Friday, March 29, 2013

On Midwives and Wisdom of Unconscious~

Teaching, to me, is an art. And like some other art forms, I associate tremendous sanctity with it. It is a profession of practicing ethics, discipline, and love, while facilitating students to discover knowledge/concepts. 

There is a theory in 'Karma Yoga' that has also been believed in by some psychologists/psychiatrists like M. Scott Peck, Carl Jung - "wisdom of unconscious".

The theory goes on like this for me:

Our un/sub-conscious is all knowing, supremely fast and efficient in perceiving, calculating and predicting. All the knowledge and wisdom that we can gain at any instance already resides within us. 

Like the baby that is inherently present inside the womb of the pregnant female! She can not birth a baby that is not inside her womb already!

And, so is with knowledge:  At a given instance (x,y,z,t,...) one can not learn what one's un/sub-conscious does not know already.

Learning then becomes the process of allowing the subconscious to rearrange its knowledge in a way that is comprehensible to our loud, chattering conscious minds. 

(And learning is often tough, just like birthing a baby. For both involve bringing out what is inside in dark out onto the loud chattering perceivable/thinkable existence. )

Midwives can only facilitate the process of birthing. They can not make a baby out of this air. She is not the source.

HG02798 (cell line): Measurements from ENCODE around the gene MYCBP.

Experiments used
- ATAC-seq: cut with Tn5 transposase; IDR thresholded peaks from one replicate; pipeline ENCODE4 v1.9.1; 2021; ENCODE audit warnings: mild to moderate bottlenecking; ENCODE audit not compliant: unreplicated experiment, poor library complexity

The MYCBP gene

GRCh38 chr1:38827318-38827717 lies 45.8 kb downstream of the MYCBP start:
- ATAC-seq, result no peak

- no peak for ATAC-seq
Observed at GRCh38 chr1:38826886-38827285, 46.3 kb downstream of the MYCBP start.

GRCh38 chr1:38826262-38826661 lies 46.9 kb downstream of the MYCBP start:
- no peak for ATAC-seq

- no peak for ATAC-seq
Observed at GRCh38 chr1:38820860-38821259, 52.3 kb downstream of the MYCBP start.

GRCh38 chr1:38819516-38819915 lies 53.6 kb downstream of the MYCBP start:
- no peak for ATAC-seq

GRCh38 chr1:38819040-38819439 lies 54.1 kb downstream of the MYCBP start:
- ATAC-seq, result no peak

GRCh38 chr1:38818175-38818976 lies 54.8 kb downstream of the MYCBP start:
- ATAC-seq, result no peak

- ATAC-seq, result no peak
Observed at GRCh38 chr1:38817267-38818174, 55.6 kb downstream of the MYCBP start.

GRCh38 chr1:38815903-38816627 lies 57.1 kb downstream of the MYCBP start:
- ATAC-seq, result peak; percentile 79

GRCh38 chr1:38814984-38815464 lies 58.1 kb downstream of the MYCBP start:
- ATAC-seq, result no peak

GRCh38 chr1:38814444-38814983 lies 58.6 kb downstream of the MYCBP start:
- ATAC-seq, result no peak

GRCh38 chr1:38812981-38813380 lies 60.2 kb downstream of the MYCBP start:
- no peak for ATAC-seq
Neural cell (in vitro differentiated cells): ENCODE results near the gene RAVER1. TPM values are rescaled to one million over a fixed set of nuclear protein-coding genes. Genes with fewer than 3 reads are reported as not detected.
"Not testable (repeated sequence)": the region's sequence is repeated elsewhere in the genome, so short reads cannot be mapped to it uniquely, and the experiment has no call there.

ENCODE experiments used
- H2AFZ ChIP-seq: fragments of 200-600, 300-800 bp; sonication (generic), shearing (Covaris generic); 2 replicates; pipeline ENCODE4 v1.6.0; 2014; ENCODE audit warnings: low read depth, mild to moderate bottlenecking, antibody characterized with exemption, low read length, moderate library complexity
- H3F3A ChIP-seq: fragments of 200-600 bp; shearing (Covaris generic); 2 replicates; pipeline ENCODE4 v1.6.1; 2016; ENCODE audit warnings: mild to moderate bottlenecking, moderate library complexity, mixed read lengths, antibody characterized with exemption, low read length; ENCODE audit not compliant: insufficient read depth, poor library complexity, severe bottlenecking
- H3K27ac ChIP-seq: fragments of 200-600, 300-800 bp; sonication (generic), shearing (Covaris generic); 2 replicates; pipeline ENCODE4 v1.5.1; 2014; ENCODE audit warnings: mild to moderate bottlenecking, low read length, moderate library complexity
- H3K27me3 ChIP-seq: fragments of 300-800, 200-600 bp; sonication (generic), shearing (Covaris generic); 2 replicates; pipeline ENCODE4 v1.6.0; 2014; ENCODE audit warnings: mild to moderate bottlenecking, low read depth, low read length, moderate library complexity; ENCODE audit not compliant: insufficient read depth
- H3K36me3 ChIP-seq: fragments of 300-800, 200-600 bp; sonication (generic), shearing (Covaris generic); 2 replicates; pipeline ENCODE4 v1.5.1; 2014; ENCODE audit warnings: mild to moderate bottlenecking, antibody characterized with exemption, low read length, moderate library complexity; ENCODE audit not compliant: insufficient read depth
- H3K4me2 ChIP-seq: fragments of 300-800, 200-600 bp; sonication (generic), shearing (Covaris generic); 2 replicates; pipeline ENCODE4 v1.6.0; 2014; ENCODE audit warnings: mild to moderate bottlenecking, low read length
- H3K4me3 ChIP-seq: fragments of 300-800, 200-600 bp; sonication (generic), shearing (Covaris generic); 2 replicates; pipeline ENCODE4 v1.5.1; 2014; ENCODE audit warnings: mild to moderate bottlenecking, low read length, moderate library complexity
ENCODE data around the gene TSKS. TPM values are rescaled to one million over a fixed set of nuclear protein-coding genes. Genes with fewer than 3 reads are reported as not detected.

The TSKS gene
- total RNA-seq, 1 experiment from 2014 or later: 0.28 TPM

And, teachers can only facilitate the process of learning. They can not impart any knowledge to students. 
They can only help students to discover themselves, their wisdom, and their knowledge - through their words, engagement, or any other tool that they can employ. 

In the Classroom: 

Somethings that we heard in our GEDI class and elsewhere (I am heavily paraphrasing it):

1) Some students are just not ready and engaged no matter what we do. 
2) Teaching is a two way process- both students and teachers have to be ready.
3) Sometimes it has to click. We might 'know' (have memorized by rote) something, but the knowledge has to 'click' to actually 'know'.

Some stuff we might have experienced in a classroom setting:

1) The moments in which learning really happens- whether it is during brief moments in a class, or a homework that is due in 20 minutes. Those moments are so like Csikszentmihalyi's flow experience. Silent.
2) The 'aha' moment!  As if we always knew the truth (the knowledge), but did not know that we knew! Or, never thought of it that way!

To me these are multiple lines of evidence that we only learn what we already have in our shadows and   quiet shelves of our brain. We can only learn what we are ready to learn. 

And, then to me, the teacher is no more than a mid-wife - a facilitator. That is it! 

A very important facilitator though :=)


  1. (a) Very discouraging from the teacher's point of view
    (b) You have probably assumed a static non-evolving brain here;
    (c) If your hypothesis has to be true, then the basic paradigm of ANN fails!

  2. Suddhasheel,
    a) Thanks for your comments! I agree with you that this idea is not in harmony with the traditional information-delivery pedagogy that many of us are used to.
    That is okay!:) Most changes do come to us as shocks!
    b) About non-evolving brain!! Oh! No! Brains evolve! Neurons grow! Please let me rephrase this with the risk of attaching to much importance to our biological state (and that is not my intention here): Learning happens when new connections develop among the existing neurons! If the neurons are not there for a particular learning, the learning wouldnot happen!
    c) Wow! I would love to learn more about ANN! Tell me! (You know my email address, email me!)